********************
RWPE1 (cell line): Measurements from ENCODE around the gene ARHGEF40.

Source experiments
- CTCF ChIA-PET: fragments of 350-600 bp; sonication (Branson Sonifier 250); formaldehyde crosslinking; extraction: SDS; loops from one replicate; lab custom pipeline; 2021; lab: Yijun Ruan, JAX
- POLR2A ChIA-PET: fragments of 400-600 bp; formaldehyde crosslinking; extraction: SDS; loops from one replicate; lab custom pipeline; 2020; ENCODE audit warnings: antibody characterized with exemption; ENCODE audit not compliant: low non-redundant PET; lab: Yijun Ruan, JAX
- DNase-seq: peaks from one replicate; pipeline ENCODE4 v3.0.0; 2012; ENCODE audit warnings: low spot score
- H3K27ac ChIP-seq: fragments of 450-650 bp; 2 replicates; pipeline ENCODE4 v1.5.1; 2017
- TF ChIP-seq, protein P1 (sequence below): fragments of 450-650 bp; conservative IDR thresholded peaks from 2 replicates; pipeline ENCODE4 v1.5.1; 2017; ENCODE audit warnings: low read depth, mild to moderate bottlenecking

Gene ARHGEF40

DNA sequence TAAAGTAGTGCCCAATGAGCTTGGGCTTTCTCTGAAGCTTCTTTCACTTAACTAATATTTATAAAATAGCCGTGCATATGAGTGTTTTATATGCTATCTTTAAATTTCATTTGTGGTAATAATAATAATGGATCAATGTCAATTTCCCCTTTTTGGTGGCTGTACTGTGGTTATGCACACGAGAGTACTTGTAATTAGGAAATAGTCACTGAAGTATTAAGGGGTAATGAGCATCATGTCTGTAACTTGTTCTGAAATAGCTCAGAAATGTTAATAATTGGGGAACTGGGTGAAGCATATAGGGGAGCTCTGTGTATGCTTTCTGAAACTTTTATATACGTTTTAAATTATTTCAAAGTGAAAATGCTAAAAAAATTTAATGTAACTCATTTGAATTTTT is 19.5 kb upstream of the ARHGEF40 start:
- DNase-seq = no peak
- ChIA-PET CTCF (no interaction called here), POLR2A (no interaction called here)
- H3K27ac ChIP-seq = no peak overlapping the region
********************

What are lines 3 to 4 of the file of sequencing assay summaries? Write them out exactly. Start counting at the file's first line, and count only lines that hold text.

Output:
- CTCF ChIA-PET: fragments of 350-600 bp; sonication (Branson Sonifier 250); formaldehyde crosslinking; extraction: SDS; loops from one replicate; lab custom pipeline; 2021; lab: Yijun Ruan, JAX
- POLR2A ChIA-PET: fragments of 400-600 bp; formaldehyde crosslinking; extraction: SDS; loops from one replicate; lab custom pipeline; 2020; ENCODE audit warnings: antibody characterized with exemption; ENCODE audit not compliant: low non-redundant PET; lab: Yijun Ruan, JAX